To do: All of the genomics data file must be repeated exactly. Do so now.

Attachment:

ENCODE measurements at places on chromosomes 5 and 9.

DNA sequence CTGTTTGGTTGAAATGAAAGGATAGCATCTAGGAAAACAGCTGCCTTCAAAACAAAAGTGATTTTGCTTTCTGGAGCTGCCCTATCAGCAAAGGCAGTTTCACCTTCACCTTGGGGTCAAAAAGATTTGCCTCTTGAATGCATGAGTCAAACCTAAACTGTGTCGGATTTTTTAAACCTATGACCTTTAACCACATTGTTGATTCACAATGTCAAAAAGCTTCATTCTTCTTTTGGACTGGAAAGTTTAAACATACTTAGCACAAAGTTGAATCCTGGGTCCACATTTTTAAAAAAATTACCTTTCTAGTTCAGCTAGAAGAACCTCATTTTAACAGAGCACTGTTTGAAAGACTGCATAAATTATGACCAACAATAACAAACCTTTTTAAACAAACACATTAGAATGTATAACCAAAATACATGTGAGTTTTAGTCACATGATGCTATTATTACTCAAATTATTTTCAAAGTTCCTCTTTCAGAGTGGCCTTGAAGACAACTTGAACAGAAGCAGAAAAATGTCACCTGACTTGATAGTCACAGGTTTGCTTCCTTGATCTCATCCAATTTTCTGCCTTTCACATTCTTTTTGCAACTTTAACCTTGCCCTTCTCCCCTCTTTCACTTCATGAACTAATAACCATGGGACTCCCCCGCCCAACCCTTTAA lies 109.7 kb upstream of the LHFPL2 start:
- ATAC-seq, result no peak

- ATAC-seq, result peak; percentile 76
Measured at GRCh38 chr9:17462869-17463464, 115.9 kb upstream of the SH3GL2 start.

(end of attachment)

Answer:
ENCODE measurements at places on chromosomes 5 and 9.

DNA sequence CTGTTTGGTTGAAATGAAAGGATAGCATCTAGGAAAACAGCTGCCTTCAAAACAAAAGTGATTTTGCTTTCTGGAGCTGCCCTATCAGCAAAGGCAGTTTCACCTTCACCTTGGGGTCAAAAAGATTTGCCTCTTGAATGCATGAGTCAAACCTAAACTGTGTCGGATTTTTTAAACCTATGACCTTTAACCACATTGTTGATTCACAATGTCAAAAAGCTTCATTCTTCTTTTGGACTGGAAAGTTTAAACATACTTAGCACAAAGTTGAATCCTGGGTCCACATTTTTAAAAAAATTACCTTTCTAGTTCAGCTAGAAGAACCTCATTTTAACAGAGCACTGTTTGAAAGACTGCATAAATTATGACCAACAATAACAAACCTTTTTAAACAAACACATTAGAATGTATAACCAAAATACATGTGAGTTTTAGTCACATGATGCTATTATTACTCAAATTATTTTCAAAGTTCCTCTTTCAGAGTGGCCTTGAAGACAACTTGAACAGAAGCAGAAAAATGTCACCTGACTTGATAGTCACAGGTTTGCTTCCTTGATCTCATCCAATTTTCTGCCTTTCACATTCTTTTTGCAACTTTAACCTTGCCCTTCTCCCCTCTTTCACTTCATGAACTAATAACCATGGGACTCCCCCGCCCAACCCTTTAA lies 109.7 kb upstream of the LHFPL2 start:
- ATAC-seq, result no peak

- ATAC-seq, result peak; percentile 76
Measured at GRCh38 chr9:17462869-17463464, 115.9 kb upstream of the SH3GL2 start.